The 1960s were turbulent years in Fort Collins. National unrest over the Vietnam War and the civil rights movement was reflected locally, especially on the Colorado State University campus. These crises combined with amazing growth in the city’s size and population, made the 1960s an unsettled period in Fort Collins history.

Rapidly increasing enrollment led to a building boom on the CSU campus. 7,304 students were enrolled at the University during the 1962-63 academic year. The figure grew to 15,361 in the 1968-69 year and plans were made to provide facilities for 25,000 students in the 1970s. Three new structures were built during the 1960s: Morgan Library, Moby Gym, and Hughes Stadium. In 1968, CSU became a member of the Western Athletic Conference and dedicated the new 30,000-seat Hughes Stadium to legendary coach Harry Hughes.

The social consciousness of the 1960s found expression through a variety of organizations and activities. One of these was the Peace Corps, which began with a feasibility study conducted at CSU in 1960. Maurice Albertson, an engineering professor who directed the University’s international programs office, was responsible for obtaining the grant for the study. By 1966, over 15,000 Peace Corps volunteer workers were scattered throughout the world.

 

1970s: Designing tomorrow

Campus unrest over civil rights issues and the Vietnam War continued at CSU in the 1970s. The alleged racist practices of Brigham Young University were a relatively volatile issue. While CSU’s administration refused to cancel a basketball game with BYU in January 1970, it did reluctantly allow a peaceful demonstration prior to the game. The demonstration proceeded as planned with no problems. However, during halftime, a group of predominantly black protesters rushed onto the floor of Moby Gym, fists held high in the “Black Power” salute. The protesters were slow to leave the floor and Fort Collins police were called on to clear the area. A student protest on a less serious matter occurred in April 1975. University administrators were reluctant to allow a Rolling Stones concert at Hughes Stadium that summer. The protest was relatively small, and the band was allowed to play. Traffic jams and discarded beer cans were the only adverse consequences.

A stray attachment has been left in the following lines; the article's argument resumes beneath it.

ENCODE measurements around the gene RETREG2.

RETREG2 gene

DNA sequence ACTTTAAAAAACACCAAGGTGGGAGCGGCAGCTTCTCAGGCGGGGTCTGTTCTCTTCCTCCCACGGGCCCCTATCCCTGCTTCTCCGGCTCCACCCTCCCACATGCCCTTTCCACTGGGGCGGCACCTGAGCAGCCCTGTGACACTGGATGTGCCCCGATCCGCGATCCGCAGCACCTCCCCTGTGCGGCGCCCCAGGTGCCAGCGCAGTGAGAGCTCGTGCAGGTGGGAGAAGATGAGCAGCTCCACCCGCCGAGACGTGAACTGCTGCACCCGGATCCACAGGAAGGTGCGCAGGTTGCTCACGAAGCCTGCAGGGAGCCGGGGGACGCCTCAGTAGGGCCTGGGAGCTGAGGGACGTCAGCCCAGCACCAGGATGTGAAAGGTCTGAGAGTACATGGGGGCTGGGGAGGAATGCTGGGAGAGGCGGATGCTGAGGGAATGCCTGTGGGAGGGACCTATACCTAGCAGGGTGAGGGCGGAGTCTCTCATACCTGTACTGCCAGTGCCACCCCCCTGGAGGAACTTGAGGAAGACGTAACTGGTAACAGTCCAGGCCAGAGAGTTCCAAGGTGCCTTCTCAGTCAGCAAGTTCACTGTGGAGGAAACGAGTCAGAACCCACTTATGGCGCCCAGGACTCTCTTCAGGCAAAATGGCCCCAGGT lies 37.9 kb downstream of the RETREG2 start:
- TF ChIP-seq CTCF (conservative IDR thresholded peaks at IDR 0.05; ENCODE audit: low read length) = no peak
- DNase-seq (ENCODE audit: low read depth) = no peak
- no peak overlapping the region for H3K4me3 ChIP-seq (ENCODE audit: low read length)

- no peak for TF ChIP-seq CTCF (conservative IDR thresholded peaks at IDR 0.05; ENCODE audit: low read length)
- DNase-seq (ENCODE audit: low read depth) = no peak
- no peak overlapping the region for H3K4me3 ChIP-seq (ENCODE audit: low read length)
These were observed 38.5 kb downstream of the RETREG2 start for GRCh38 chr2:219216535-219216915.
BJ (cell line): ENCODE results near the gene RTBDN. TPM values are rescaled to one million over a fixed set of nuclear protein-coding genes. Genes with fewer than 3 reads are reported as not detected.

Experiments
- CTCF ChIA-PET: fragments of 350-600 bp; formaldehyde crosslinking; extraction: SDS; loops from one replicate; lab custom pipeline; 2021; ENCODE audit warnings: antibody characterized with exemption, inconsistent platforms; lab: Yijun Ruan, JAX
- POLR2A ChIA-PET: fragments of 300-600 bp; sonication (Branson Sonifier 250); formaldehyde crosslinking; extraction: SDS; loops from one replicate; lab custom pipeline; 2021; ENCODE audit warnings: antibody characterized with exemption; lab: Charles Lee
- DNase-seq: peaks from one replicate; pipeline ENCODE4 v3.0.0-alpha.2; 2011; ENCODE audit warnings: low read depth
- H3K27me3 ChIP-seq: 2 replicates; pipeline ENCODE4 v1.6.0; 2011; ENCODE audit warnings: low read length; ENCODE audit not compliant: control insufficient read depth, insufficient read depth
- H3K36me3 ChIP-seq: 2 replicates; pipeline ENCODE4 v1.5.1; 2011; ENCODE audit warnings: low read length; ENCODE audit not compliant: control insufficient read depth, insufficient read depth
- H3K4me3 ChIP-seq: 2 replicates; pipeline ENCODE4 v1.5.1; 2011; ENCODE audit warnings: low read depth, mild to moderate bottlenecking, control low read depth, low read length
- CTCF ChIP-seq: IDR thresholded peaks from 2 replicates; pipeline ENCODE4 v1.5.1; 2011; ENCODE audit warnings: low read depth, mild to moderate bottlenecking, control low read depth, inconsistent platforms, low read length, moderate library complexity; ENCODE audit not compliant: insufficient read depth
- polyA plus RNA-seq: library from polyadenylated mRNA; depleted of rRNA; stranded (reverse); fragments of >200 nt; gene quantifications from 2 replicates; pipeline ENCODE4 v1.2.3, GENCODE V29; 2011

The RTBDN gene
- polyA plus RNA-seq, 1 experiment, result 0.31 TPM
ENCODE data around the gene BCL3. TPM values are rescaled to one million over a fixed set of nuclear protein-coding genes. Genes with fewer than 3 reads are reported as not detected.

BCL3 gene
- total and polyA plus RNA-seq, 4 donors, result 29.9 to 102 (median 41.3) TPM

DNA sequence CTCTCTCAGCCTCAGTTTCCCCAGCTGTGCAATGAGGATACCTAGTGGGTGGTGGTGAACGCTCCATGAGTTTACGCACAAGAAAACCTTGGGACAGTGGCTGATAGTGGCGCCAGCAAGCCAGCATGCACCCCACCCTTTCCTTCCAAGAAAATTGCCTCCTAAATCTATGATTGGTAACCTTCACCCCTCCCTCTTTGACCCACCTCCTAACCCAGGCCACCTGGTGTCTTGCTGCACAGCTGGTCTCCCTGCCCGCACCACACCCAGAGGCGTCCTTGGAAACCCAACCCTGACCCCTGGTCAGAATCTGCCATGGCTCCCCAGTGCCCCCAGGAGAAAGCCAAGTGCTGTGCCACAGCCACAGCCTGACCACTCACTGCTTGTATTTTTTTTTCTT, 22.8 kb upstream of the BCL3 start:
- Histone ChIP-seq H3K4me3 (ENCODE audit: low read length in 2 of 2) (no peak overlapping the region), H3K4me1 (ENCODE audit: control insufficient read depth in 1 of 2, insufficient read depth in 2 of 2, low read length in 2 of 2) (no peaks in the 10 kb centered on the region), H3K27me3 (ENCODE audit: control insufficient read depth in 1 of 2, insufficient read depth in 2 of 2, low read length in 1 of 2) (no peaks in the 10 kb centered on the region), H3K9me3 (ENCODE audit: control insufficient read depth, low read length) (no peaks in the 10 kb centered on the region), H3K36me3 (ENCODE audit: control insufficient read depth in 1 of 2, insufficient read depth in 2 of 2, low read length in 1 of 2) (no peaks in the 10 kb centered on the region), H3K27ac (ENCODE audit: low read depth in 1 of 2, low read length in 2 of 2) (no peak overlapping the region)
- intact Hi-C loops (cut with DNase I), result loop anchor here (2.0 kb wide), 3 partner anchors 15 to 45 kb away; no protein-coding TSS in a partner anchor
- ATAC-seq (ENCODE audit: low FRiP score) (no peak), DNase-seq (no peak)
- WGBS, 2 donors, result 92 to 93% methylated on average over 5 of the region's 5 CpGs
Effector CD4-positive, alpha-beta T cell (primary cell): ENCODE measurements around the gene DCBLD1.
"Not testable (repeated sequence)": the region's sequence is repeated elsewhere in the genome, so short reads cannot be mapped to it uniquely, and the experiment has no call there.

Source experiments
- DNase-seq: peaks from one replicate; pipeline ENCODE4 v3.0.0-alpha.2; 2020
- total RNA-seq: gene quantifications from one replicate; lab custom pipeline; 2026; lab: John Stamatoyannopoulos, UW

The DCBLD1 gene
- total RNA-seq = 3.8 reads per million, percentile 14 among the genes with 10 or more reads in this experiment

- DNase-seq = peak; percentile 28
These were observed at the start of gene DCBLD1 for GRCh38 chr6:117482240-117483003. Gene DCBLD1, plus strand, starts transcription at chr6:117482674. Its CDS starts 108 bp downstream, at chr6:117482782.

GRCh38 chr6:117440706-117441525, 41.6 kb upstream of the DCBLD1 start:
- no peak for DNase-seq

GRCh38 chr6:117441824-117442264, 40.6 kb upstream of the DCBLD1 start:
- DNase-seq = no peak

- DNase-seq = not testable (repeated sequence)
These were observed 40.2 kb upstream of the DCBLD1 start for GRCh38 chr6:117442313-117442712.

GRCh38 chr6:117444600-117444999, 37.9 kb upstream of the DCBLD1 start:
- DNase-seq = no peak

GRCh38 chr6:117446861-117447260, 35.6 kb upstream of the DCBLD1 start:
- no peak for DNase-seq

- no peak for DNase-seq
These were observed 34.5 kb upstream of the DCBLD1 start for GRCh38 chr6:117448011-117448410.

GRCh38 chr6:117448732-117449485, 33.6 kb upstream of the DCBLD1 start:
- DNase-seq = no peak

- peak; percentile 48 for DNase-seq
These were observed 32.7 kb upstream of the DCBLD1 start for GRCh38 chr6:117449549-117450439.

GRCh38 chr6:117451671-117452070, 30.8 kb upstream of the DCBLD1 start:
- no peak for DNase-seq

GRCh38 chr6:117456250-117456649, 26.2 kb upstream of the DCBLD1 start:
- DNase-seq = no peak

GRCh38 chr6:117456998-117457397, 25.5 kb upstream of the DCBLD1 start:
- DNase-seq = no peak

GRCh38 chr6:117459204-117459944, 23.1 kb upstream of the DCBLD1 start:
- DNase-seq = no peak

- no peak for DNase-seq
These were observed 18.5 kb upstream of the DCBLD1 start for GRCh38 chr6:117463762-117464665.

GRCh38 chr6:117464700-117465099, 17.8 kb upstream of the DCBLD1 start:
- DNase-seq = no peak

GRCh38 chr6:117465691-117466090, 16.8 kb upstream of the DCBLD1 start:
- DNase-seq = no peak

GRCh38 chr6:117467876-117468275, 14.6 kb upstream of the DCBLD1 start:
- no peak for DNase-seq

The growth of Fort Collins between 1950 and 1970 completely changed the city. A new organization was founded in 1970 to help Fort Collins residents cope with rapid changes and to develop comprehensive long-range planning. Under Mayor Karl Carson’s initiative, a committee called “Planned Development for Quality” (PDQ), was formed. The name was later changed to “Designing Tomorrow Today” or “DT squared.”

“Design tomorrow today.”